Seventh Circuit: Plaintiff Unhappy With Search Results Can’t Sue Yahoo!

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"Like many," this opinion begins, "Beverly Stayart was curious about what she would find when she put her name into a search engine." And like many, Beverly Stayart was not happy with what she found. Unlike anybody else, however, Beverly Stayart sued the search-engine company, claiming that the results it associated with her name falsely gave the impression she personally endorsed the products and services listed, including various pharmaceuticals and what the Seventh Circuit called "websites promoting sexual escapades." On September 30, the court affirmed the dismissal of Stayart's claim.

Stayart sued under Section 43(a) of the federal Lanham Act, which prohibits false advertising, false claims of endorsement, and so on. Her problem was that a Lanham Act claim requires a showing that the plaintiff has a "commercial interest" to protect, and Stayart did not have a commercial interest in her own name.

Stayart argued that she had indeed developed a commercial interest in her name by virtue of her extensive "Internet presence," specifically her "humanitarian efforts on behalf of baby seals, wolves, and wild horses; what she describes as 'scholarly posts' on a website; two poems that appear on a Danish website; and genealogy research." But while these activities might have been "passionate and well-intentioned," the court said, they were not "commercial." (Her argument also would have given pretty much anybody the ability to use the Lanham Act, unless it is more difficult than I think it is to get one of your poems on a Danish website.)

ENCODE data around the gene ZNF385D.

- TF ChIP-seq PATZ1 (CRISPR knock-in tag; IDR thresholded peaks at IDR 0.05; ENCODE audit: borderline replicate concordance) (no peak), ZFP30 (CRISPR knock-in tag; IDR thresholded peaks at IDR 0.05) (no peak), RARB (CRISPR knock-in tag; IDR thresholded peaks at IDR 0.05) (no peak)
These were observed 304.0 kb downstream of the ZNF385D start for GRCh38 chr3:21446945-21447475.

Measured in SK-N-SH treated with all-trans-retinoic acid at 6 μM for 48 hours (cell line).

She also argued that other non-profit organizations had been held to have a commercial interest for purposes of the Act, but that was under a different section that requires the plaintiff to have a "registered mark." Since Beverly had apparently not trademarked her name (although her attorney did claim at oral argument that she was the only "Beverly Stayart" in the country), that didn't work, either.

In April, Stayart sued Google on essentially the same grounds, and sooner or later, will get essentially the same result.